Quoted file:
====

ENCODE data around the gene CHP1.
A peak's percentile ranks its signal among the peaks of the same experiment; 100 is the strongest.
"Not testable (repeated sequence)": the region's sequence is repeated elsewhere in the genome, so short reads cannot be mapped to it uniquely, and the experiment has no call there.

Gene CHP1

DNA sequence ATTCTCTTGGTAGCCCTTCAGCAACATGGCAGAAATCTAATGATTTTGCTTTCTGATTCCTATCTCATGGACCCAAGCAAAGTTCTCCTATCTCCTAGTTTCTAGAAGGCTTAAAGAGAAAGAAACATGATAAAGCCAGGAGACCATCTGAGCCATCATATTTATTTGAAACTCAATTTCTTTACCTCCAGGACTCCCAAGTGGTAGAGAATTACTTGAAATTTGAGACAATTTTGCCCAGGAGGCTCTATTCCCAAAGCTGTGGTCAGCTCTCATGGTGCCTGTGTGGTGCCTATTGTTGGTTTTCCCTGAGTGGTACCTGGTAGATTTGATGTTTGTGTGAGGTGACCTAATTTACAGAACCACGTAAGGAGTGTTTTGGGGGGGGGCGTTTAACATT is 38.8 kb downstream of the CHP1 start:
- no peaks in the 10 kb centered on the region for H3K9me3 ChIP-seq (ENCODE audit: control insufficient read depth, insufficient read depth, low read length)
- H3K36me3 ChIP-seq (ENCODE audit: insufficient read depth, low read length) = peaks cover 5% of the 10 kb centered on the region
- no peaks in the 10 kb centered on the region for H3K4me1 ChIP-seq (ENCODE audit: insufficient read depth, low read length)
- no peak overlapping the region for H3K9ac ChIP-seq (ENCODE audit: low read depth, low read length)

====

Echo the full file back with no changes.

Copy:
ENCODE data around the gene CHP1.
A peak's percentile ranks its signal among the peaks of the same experiment; 100 is the strongest.
"Not testable (repeated sequence)": the region's sequence is repeated elsewhere in the genome, so short reads cannot be mapped to it uniquely, and the experiment has no call there.

Gene CHP1

DNA sequence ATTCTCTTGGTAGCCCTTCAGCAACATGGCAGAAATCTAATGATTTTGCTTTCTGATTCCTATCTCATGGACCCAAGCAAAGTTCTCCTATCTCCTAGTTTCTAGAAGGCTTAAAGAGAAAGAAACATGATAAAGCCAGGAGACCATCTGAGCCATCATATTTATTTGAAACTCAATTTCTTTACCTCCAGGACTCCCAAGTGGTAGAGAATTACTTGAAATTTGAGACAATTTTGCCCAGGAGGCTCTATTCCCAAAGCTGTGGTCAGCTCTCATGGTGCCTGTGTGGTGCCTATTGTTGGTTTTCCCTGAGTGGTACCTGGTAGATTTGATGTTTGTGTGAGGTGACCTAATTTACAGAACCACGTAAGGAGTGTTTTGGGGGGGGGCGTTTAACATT is 38.8 kb downstream of the CHP1 start:
- no peaks in the 10 kb centered on the region for H3K9me3 ChIP-seq (ENCODE audit: control insufficient read depth, insufficient read depth, low read length)
- H3K36me3 ChIP-seq (ENCODE audit: insufficient read depth, low read length) = peaks cover 5% of the 10 kb centered on the region
- no peaks in the 10 kb centered on the region for H3K4me1 ChIP-seq (ENCODE audit: insufficient read depth, low read length)
- no peak overlapping the region for H3K9ac ChIP-seq (ENCODE audit: low read depth, low read length)